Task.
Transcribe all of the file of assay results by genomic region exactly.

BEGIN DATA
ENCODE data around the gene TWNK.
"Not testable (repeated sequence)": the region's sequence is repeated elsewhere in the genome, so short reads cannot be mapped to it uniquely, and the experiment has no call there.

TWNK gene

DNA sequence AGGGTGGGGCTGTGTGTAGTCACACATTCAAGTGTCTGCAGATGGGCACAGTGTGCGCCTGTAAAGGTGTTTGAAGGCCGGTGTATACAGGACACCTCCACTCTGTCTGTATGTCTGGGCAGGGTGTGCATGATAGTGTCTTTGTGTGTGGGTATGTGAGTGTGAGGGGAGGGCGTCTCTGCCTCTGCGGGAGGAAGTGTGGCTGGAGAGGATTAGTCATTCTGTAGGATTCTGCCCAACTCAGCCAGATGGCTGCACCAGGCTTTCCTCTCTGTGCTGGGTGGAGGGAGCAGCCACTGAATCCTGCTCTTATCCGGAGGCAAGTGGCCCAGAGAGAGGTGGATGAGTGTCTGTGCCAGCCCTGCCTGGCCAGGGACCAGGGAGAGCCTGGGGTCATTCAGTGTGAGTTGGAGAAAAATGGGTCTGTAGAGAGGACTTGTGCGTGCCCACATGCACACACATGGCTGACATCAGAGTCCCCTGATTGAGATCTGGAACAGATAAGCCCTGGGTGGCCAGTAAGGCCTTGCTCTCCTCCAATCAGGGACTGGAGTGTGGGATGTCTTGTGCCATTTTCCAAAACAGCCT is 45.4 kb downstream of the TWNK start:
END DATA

ENCODE data around the gene TWNK.
"Not testable (repeated sequence)": the region's sequence is repeated elsewhere in the genome, so short reads cannot be mapped to it uniquely, and the experiment has no call there.

TWNK gene

DNA sequence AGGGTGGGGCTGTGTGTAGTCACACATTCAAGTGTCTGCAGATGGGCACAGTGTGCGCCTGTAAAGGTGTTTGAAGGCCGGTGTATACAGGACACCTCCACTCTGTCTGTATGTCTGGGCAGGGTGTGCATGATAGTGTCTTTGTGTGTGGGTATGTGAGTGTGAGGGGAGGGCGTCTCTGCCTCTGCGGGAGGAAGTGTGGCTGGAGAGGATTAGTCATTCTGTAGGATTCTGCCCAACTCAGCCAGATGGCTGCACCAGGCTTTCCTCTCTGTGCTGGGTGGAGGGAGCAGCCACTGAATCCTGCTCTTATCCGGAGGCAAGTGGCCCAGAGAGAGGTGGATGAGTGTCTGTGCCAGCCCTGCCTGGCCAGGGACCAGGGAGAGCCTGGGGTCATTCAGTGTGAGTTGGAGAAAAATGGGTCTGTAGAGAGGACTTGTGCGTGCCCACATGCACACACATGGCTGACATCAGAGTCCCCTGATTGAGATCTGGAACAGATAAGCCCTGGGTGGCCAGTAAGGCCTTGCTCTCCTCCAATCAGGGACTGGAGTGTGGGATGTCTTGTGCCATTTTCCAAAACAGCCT is 45.4 kb downstream of the TWNK start: